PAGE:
The PR BlogMedia & PsychologyCommunication TheoriesMedia Logic is Dead, Long Live Media Logic

Media Logic is Dead, Long Live Media Logic

We need a new playbook for a digital-first landscape.

Cover photo: @jerrysilfwer

Traditional media logic is dead — make way for the new.

This art­icle will demon­strate how a new, net­worked media logic replaces old media logic.

What does this mean for us PR pro­fes­sion­als?

Having worked as a PR pro­fes­sion­al in the inter­sec­tion between tra­di­tion­al and digit­al media since 2005, I want to high­light how we must embrace change — or per­ish as a profession.

Adapt or die.

Here we go:

A Brave New Digital World

The media logic we know might be dead, but it’s quickly being replaced by new logic. We must speed up our digit­al trans­form­a­tion pro­cesses — or risk PR going out of style.

The new online media logic is poten­tially even more potent than the tra­di­tion­al mass-media logic we’ve grown accus­tomed to. 

Everyone with inter­net access is sev­er­al steps closer to real mass influ­ence — all the while, spe­cial interests can cir­cum­vent tra­di­tion­al gate­keep­ers and speak dir­ectly to their some­times massive audi­ences.

The Electronic Age and Digital-First

Human cul­ture is often described based on our access to pro­duc­tion tech­no­lo­gies (i.e. stone age, bronze age, iron age). 

Still, accord­ing to Marshall McLuhan and the Toronto School of Communication Theory, a bet­ter ana­lys­is would be to view soci­et­al devel­op­ment based on the prom­in­ence of emer­ging com­mu­nic­a­tions technologies.

Marshall McLuhan - Cambridge University - Digital-First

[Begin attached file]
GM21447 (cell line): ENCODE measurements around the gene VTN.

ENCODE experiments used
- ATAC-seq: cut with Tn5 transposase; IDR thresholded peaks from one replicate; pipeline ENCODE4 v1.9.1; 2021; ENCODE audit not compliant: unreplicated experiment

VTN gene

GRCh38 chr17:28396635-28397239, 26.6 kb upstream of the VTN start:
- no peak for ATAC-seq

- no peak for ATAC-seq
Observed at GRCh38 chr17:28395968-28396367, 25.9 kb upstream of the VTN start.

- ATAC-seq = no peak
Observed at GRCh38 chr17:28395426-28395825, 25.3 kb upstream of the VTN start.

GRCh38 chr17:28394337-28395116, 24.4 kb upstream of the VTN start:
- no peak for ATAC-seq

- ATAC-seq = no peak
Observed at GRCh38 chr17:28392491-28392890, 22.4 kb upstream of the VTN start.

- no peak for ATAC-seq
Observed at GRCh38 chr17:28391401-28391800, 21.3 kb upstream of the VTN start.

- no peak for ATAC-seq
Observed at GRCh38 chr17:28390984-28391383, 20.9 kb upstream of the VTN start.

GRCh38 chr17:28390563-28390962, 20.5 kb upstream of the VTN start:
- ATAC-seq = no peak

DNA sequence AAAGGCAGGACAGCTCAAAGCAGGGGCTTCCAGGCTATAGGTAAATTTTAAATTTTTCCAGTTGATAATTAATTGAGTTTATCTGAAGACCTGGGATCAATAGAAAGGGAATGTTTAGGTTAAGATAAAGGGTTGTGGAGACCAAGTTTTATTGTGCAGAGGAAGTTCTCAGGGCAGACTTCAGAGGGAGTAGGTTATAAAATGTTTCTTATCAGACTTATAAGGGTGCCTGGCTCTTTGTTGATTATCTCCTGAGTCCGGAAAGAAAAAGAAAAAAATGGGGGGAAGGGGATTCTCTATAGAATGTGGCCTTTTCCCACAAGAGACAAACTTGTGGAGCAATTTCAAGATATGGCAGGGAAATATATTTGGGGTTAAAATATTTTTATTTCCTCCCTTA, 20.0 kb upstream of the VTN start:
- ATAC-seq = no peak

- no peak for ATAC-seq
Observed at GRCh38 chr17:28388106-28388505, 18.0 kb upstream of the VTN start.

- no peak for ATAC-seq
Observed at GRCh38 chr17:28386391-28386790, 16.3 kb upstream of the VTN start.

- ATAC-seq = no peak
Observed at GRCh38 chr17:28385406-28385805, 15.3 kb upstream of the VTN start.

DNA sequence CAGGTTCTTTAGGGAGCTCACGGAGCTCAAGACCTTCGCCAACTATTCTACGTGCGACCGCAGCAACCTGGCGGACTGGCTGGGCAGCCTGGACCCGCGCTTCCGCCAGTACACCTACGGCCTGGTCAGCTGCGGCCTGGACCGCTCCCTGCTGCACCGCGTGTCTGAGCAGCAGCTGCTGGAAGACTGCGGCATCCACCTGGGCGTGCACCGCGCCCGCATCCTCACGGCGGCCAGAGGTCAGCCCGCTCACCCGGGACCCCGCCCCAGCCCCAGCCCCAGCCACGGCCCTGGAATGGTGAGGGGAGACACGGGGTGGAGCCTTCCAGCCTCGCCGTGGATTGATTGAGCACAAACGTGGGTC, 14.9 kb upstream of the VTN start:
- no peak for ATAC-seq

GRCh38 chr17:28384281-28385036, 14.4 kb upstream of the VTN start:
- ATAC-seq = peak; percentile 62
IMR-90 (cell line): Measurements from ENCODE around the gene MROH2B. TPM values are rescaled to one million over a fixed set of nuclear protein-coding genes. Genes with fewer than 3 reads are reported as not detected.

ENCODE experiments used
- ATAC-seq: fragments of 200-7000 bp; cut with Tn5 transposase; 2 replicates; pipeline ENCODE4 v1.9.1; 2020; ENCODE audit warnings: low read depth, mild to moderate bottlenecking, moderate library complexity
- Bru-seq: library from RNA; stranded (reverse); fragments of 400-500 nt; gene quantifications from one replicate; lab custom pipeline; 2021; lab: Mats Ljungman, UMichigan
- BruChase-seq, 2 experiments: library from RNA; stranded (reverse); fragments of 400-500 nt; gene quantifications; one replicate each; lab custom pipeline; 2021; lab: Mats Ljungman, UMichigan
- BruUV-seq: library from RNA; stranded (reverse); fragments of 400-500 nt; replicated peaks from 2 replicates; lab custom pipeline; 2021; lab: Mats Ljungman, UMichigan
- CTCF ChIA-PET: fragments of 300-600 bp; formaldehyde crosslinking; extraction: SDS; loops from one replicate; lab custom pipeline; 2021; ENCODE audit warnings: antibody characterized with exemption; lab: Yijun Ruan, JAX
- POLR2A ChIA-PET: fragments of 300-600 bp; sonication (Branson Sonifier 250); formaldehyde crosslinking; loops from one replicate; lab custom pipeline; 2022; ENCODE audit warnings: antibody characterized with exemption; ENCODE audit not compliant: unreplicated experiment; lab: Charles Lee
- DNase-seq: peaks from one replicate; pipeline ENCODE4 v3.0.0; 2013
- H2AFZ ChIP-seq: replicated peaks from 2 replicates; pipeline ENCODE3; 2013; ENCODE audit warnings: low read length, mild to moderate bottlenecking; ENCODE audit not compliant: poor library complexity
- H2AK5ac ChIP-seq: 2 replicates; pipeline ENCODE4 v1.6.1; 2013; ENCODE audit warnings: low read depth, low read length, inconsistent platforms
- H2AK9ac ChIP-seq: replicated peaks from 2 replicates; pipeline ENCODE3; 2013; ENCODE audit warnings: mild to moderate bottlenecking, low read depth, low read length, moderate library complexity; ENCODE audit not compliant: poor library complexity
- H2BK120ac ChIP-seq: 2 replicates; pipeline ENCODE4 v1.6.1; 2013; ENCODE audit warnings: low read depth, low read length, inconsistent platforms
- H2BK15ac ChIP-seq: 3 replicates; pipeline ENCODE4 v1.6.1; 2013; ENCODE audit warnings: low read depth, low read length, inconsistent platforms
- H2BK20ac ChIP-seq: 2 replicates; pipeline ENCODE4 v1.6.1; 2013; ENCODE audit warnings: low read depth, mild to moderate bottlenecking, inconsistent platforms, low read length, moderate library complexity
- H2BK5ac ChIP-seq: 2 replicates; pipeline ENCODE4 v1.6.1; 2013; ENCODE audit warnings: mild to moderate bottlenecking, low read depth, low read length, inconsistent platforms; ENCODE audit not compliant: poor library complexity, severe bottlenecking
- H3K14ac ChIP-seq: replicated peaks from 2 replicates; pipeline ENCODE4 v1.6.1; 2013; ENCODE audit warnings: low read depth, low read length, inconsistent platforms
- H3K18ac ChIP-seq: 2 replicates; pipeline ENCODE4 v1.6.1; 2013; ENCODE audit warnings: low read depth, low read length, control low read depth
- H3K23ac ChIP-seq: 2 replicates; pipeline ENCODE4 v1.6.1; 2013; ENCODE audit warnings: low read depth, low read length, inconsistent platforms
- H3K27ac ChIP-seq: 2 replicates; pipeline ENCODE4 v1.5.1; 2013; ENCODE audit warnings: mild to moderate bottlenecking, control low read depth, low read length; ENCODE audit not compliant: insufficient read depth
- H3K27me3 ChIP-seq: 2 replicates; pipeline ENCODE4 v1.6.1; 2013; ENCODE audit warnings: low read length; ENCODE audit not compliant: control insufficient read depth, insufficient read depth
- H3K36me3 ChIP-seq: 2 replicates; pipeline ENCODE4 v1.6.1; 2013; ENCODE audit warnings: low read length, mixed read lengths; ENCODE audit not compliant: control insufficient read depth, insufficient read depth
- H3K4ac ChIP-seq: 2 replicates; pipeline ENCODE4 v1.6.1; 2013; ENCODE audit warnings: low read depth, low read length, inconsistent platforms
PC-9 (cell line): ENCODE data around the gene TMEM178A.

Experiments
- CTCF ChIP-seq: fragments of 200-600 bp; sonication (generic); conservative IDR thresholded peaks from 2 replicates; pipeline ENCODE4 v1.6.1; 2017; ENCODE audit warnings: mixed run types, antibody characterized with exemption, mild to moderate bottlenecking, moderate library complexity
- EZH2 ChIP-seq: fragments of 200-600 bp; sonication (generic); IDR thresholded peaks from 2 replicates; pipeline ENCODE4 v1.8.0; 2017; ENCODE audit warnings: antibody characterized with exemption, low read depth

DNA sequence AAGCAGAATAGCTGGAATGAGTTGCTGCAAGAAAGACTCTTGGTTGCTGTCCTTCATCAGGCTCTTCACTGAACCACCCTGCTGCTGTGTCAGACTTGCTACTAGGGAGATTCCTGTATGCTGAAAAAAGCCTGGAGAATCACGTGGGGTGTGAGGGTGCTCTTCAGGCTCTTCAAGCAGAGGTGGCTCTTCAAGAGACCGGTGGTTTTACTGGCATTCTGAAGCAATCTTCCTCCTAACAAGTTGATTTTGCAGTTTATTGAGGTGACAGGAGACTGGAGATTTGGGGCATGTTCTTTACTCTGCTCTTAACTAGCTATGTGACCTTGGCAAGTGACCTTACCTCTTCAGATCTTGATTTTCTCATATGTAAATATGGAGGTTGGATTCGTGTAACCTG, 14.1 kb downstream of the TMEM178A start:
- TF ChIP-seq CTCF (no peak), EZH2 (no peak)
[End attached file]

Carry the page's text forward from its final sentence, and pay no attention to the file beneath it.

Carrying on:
Marshall McLuhan at Cambridge University, circa 1940.

Marshall McLuhan sug­gests divid­ing human civil­isa­tion into four epochs:

  • Oral tribe cul­ture. Handwriting marks the begin­ning of the end of the oral tribe cul­ture. The oral tribe cul­ture per­sists but without its former prominence.
  • Manuscript cul­ture. Printing marks the begin­ning of the end of the manu­script cul­ture. The manu­script cul­ture per­sists but without its former prominence.
  • Gutenberg galaxy. Electricity marks the begin­ning of the end of the Gutenberg galaxy. The Gutenberg galaxy per­sists but without its former prominence.
  • Electronic age. Today, we reside in the elec­tron­ic age. Likely, we haven’t yet exper­i­enced this age’s decline yet.

The Gutenberg Galaxy: The Making of Typographic Man (1962) is McLuhan’s mass media ana­lys­is, pop­ular­ising the term glob­al vil­lage.

As a PR pro­fes­sion­al and lin­guist, I sub­scribe to the concept of the elec­tron­ic age. My line of work’s main point of ana­lys­is is that soci­ety is unlikely to revert to the Gutenberg galaxy.

The PR industry must adapt to digit­al-first. Why? Because the Typographic Man is not mak­ing a comeback.

Read also: Digital-First is the Way